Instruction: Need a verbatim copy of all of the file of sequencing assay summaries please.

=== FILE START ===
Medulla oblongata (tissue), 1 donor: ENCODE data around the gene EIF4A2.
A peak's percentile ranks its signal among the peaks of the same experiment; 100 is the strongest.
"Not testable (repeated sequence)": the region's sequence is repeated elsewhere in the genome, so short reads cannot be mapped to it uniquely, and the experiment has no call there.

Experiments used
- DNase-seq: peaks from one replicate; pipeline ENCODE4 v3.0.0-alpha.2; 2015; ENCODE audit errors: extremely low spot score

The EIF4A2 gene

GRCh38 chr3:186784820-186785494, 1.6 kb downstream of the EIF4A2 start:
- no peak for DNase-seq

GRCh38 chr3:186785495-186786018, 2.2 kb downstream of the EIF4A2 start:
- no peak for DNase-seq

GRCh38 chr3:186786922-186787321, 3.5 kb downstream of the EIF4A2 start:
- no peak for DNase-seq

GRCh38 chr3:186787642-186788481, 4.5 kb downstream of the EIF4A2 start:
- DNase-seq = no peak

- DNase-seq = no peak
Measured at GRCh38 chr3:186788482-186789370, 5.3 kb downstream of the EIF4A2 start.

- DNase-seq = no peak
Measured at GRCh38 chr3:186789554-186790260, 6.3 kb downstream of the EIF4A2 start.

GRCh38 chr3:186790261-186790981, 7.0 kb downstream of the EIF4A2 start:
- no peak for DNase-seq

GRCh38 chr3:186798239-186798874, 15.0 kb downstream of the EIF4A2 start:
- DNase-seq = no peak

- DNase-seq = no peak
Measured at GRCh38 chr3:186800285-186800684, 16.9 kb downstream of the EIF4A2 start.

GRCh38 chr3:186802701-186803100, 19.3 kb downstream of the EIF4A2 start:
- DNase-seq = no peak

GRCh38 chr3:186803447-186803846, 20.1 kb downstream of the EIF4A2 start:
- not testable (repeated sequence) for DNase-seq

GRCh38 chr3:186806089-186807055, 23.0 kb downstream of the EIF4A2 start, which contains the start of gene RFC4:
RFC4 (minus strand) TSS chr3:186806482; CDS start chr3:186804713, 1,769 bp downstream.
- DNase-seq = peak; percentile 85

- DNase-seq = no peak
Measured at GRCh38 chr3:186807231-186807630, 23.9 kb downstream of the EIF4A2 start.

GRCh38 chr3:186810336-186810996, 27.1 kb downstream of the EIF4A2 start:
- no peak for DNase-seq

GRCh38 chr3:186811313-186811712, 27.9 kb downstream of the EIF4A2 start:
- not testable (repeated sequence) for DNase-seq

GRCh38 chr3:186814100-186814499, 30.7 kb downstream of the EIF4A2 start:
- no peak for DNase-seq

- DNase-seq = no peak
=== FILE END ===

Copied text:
Medulla oblongata (tissue), 1 donor: ENCODE data around the gene EIF4A2.
A peak's percentile ranks its signal among the peaks of the same experiment; 100 is the strongest.
"Not testable (repeated sequence)": the region's sequence is repeated elsewhere in the genome, so short reads cannot be mapped to it uniquely, and the experiment has no call there.

Experiments used
- DNase-seq: peaks from one replicate; pipeline ENCODE4 v3.0.0-alpha.2; 2015; ENCODE audit errors: extremely low spot score

The EIF4A2 gene

GRCh38 chr3:186784820-186785494, 1.6 kb downstream of the EIF4A2 start:
- no peak for DNase-seq

GRCh38 chr3:186785495-186786018, 2.2 kb downstream of the EIF4A2 start:
- no peak for DNase-seq

GRCh38 chr3:186786922-186787321, 3.5 kb downstream of the EIF4A2 start:
- no peak for DNase-seq

GRCh38 chr3:186787642-186788481, 4.5 kb downstream of the EIF4A2 start:
- DNase-seq = no peak

- DNase-seq = no peak
Measured at GRCh38 chr3:186788482-186789370, 5.3 kb downstream of the EIF4A2 start.

- DNase-seq = no peak
Measured at GRCh38 chr3:186789554-186790260, 6.3 kb downstream of the EIF4A2 start.

GRCh38 chr3:186790261-186790981, 7.0 kb downstream of the EIF4A2 start:
- no peak for DNase-seq

GRCh38 chr3:186798239-186798874, 15.0 kb downstream of the EIF4A2 start:
- DNase-seq = no peak

- DNase-seq = no peak
Measured at GRCh38 chr3:186800285-186800684, 16.9 kb downstream of the EIF4A2 start.

GRCh38 chr3:186802701-186803100, 19.3 kb downstream of the EIF4A2 start:
- DNase-seq = no peak

GRCh38 chr3:186803447-186803846, 20.1 kb downstream of the EIF4A2 start:
- not testable (repeated sequence) for DNase-seq

GRCh38 chr3:186806089-186807055, 23.0 kb downstream of the EIF4A2 start, which contains the start of gene RFC4:
RFC4 (minus strand) TSS chr3:186806482; CDS start chr3:186804713, 1,769 bp downstream.
- DNase-seq = peak; percentile 85

- DNase-seq = no peak
Measured at GRCh38 chr3:186807231-186807630, 23.9 kb downstream of the EIF4A2 start.

GRCh38 chr3:186810336-186810996, 27.1 kb downstream of the EIF4A2 start:
- no peak for DNase-seq

GRCh38 chr3:186811313-186811712, 27.9 kb downstream of the EIF4A2 start:
- not testable (repeated sequence) for DNase-seq

GRCh38 chr3:186814100-186814499, 30.7 kb downstream of the EIF4A2 start:
- no peak for DNase-seq

- DNase-seq = no peak